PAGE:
“We just thought we could do our part to eliminate as much travel because we are so spread out,” Guden said.

The only all-conference meet that stays as planned is the cross country championship, set for Oct. 17 in Tomahawk. The meet will likely use staggered starts, per WIAA guidelines, and face covering requirements are expected for spectators and even runners at race starts.

The proposals also include limits on fans. It’s recommended that no fans be allowed for swim meets due to the small pool deck sizes but each school will set up live streams of those meets. The recommendation for football is four tickets per participant and for volleyball it’s 100 per school. Soccer and tennis have no limits.

Guden said Medford’s annual fall sports parent meeting has been pushed back from Aug. 3 to Aug. 11 and it will be held virtually at 6:30 p.m.

Phelps said Cloverbelt Conference athletic directors were in agreement during a Tuesday morning Zoom meeting that fans would not be part of athletic events if seasons started now.

“That’s going to be one of the big questions,” Phelps said. “First and foremost I think everyone needs to remember if we go back to sports, the number-one reason we’re going back to sports is for the kids. This isn’t about fans getting in to watch the games. I guess places can do live streaming and such. But, I think it’s really important that everyone remembers that the number-one reason we have sports is it’s because it’s good for kids. If we can get the kids out there and interacting and get them back into activity and doing stuff, those are good things. You learn a lot from it. But, is it safe? That one I don’t have an answer for you.”

Phelps said the Cloverbelt Conference schedule would only require rescheduling one week of conference volleyball matches, so that shouldn’t be difficult to adjust. Football rescheduling also might not be too complicated for Gilman, which only had five Central Wisconsin Conference West games on its docket with its move to eight-player football this fall.

Wudi said the Marawood Conference athletic directors during a Monday meeting threw out several ideas for volleyball, which is starting three weeks later than normal, but it will take time to actually put something to paper. Under the circumstances, it’s likely the big multi-team weekend tournaments won’t be happening in most cases. Competition may center for each team around their North or South Division rivals.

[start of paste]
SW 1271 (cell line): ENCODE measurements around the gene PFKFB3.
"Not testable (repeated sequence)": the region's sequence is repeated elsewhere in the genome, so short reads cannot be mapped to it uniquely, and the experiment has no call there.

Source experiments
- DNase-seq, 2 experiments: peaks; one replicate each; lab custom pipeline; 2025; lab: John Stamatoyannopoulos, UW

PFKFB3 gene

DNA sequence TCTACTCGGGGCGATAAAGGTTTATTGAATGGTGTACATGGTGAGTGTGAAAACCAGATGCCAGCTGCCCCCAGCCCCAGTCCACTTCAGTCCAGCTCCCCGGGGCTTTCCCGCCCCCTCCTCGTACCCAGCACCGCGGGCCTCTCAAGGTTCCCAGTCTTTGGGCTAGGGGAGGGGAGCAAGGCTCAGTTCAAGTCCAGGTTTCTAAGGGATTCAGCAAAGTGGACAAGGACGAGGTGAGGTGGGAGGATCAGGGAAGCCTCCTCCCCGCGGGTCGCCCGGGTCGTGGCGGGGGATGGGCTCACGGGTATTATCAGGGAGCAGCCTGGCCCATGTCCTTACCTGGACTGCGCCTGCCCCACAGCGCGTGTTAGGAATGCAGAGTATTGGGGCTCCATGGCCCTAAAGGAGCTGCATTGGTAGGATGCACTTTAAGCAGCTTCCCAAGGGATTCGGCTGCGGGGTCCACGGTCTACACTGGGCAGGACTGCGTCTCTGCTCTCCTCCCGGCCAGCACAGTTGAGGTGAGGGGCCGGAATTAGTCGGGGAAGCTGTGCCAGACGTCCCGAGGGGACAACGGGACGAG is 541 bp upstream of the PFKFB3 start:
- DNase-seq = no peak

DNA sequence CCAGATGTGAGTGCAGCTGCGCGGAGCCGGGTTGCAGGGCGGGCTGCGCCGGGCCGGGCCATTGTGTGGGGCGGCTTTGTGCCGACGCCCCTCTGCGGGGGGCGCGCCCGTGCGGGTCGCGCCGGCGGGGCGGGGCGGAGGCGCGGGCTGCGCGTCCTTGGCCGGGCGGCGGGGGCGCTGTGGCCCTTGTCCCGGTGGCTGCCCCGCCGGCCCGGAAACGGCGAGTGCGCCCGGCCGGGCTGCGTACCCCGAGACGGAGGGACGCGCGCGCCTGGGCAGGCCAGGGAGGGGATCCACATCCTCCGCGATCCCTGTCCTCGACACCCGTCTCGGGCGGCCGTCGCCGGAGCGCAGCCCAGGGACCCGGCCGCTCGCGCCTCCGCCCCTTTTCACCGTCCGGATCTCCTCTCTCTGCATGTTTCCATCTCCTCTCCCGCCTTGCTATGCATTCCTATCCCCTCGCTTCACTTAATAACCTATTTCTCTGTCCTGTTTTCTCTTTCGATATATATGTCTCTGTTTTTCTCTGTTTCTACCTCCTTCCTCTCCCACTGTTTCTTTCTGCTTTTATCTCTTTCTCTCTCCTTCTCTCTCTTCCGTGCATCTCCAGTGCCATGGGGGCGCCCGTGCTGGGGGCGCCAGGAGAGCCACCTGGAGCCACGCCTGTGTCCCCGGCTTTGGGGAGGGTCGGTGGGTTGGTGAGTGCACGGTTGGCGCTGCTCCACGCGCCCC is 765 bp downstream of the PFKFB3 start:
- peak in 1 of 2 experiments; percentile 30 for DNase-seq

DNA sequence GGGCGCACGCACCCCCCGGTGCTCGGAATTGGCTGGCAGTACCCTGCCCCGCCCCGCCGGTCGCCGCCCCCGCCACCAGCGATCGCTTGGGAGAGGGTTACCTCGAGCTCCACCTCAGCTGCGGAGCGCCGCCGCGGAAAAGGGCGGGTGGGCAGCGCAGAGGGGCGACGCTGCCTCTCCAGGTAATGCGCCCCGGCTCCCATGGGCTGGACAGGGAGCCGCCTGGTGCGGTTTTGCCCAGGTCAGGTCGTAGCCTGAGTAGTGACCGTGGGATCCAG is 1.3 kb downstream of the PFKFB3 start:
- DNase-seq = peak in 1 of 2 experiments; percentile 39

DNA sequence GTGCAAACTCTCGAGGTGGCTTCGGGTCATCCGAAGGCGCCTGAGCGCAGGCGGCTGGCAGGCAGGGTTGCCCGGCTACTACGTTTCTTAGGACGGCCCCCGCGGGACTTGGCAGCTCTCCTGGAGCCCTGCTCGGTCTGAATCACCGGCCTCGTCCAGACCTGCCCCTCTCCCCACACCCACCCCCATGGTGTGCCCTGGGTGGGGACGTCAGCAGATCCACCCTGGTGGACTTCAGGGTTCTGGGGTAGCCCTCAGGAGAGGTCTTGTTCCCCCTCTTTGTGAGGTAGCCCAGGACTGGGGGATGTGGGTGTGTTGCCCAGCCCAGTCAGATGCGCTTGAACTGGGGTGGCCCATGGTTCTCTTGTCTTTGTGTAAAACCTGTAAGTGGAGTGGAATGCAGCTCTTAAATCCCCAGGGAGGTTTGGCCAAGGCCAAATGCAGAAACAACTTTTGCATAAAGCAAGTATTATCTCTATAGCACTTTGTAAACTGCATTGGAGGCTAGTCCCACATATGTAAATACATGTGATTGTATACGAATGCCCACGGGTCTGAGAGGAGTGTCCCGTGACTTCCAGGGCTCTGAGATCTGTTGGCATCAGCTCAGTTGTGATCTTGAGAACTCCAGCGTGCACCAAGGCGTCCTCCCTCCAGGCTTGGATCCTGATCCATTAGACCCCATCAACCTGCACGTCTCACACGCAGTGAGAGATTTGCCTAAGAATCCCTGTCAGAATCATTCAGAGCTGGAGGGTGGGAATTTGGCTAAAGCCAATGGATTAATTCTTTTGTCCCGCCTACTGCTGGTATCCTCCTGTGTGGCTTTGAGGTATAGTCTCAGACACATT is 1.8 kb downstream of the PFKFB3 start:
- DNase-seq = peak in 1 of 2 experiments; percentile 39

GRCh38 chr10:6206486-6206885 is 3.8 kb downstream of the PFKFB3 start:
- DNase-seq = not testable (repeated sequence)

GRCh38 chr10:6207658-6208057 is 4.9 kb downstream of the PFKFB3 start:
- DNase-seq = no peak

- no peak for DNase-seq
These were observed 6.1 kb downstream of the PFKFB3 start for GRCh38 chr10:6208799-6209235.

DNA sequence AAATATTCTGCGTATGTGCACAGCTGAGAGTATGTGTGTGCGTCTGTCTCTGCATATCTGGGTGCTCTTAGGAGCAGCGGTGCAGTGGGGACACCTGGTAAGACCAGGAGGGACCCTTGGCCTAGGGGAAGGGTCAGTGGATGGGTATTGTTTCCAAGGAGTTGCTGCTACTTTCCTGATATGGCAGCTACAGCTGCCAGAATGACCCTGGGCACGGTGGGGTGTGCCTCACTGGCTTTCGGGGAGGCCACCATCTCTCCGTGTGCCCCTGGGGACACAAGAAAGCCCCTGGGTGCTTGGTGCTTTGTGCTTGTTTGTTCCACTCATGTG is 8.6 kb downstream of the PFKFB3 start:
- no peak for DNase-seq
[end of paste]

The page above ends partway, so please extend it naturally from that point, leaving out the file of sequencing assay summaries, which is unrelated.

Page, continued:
“Everybody is anticipating that it could be very difficult to play full schedules, get full seasons in, play a full round of conference games,” Wudi said. “Is there going to be a conference championship? What does it look like if everybody doesn’t get to play? A lot of strange territory here we’re dealing with.”

Each director agreed with the stance many took during the Board of Control meeting that it’s more important to give their students opportunities to be active again and get back into their cocurricular activities than to worry about what championship opportunities may exist. As Phelps noted, with the Big 8 Conference in the southern part of the state canceling its fall conference seasons and the WIAA trying to create opportunities for schools that don’t participate in fall sports to compete in spring, there won’t be true state champions anyway.

“My number one thing as a teacher is I want to get kids back in school and be engaged with them,” Phelps said. “Distance learning works for some, but not for the majority.”

“The spring kids that had nothing, they didn’t even have a chance,” Wudi said. “I see all these D-III college conferences are shutting things down. These kids have worked for years for a senior season or a chance to compete. The biggest thing is to get them going somehow, get them back on the field, in the gym, compete as best we can, whatever that’s going to look like and just go from there.”

Coaching updates

While dealing with all the changes related to the pandemic will be challenging, athletic directors, so far, luckily aren’t bogged down with too many coaching changes heading into the new year.

Wudi reported Rib Lake has none at the varsity level thus far, while Gilman has one with the recent resignation of boys basketball coach Wade Hendricks. Hendricks held that post for two seasons. Phelps said a job change made it difficult for Hendricks to keep the coaching job.

The same holds true for Medford’s girls head basketball coach Jessica Faude, who announced to her team last week that she needs to step down after three seasons of leading the Raiders. That includes a solid 17-7 season last winter.

Medford’s girls soccer head position remains open as well after Chris Reardon’s resignation at the end of the 2020 season that never happened.

MATT FREY/THE STAR NEWS Kade Kroeplin plays cornerback against potential receiver Branden Ustianowski during Gilman’s camp session July 22.